Now, about your other issues. Another long-standing fight between my mother and I. The house would be perfectly clean and she would get upset when I somehow made it dirty. But I never saw things the same way she did. A house is for living in, not showing off, and over the course of its use it will get dirty. Every now and then it has to be cleaned, and then it will get dirty again. Such is life.

Of course I had plenty of bad habits like leaving dirty dishes out that she rightfully scolded me for and I don't blame her for that one. But pick your battles and be logical. Food scraps and dishes left out, newspapers on the floor, dirty laundry in plain view - I can accept the rational reasons why this is bad (i.e. unsanitary, or makes the house look sloppy). But walking across a vaccuumed floor? How else I am I suppose to get across the room?
posted by PercussivePaul at 9:28 PM on December 4, 2006

Tidy up, but leave the cleaning to them. For a one time "big clean" you should tip about ten percent.

There are many things I'm prepared to give up before I give up my maid service. In terms of stress averted per dollar they're my most reliable investment.

(I was once like you and felt a moral obligation to do my own cleaning. It was reading Crime and Punishment that finally pushed me over the edge: the penniless Raskolnikov is months behind on his rent, the landlord wants him out and has long since stopped providing the food portion of "food and board", but the household servant is *still cleaning his rooms for him*. If it's good enough for impoverished nineteeth century Russian fictional characters, it's good enough for me.)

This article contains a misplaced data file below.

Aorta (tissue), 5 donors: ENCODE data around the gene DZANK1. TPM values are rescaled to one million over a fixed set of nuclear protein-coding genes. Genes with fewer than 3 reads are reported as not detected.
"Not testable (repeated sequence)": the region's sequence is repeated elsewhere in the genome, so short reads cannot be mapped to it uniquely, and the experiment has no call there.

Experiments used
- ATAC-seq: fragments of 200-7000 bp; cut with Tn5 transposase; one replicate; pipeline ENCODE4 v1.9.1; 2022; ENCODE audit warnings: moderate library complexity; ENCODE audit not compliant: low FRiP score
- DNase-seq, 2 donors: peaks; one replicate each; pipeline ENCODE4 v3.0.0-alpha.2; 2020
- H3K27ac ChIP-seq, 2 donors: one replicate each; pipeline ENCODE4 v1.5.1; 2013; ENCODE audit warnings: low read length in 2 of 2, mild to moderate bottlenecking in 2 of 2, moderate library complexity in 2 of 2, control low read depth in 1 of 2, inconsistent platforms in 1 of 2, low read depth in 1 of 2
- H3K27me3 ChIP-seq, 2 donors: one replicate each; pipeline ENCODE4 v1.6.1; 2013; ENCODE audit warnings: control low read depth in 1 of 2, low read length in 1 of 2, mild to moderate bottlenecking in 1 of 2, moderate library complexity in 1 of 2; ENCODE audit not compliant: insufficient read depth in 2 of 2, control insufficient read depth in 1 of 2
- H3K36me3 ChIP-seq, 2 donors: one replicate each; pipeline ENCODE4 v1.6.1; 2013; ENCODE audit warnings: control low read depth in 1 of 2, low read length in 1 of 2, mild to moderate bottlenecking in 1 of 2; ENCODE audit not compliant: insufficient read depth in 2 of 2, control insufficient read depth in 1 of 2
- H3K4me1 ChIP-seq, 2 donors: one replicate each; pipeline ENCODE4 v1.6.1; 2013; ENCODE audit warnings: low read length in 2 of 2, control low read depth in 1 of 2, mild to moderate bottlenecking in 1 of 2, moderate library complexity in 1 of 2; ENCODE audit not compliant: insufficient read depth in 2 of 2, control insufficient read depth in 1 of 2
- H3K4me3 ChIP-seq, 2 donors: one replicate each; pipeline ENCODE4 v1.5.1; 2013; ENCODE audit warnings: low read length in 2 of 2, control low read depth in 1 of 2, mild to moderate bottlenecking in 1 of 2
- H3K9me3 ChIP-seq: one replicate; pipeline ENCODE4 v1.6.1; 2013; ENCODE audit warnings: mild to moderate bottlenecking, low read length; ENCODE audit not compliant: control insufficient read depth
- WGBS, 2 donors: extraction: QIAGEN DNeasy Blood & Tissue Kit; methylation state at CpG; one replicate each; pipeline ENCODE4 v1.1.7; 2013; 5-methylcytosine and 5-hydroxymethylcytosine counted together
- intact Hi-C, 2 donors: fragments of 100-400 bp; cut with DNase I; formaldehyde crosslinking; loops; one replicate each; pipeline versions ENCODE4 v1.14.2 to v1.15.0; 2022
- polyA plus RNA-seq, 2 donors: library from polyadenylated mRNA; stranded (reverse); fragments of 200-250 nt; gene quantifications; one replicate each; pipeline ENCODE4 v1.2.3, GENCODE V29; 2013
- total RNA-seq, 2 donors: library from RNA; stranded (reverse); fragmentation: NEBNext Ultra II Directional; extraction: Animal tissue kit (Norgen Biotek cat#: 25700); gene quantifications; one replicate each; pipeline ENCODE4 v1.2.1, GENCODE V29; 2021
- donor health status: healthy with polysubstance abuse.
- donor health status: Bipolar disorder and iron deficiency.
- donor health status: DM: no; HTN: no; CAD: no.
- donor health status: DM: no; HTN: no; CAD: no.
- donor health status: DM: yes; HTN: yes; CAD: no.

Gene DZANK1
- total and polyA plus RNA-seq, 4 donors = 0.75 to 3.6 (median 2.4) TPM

posted by tkolar at 9:36 PM on December 4, 2006 [1 favorite]

Don't confuse "picking up" with "cleaning up". You must pick up so they can clean. A few times I didn't pick up before the cleaning lady came, I was calling her for weeks asking, "Where did you put (item)? I think she did it on purpose...
posted by JujuB at 9:41 PM on December 4, 2006

I hired a housecleaner this year after my car accident. I'd always wanted to hire one, but never got around to it. I was embarassed. Plus my mom worked as a house cleaner when we were growing up, so I had a hard time accepting the fact that I couldn't manage my own household.

However, I really like having a housecleaner. I get her to do my floors and bathrooms and to give the kitchen a good cleaning. She also dusts. I hate doing all those things. I still have to tidy the house before she arrives. It forces me to make sure the laundry is put away and that sheets and towels are clean. The result is that my husband and I have a regular time to get organized.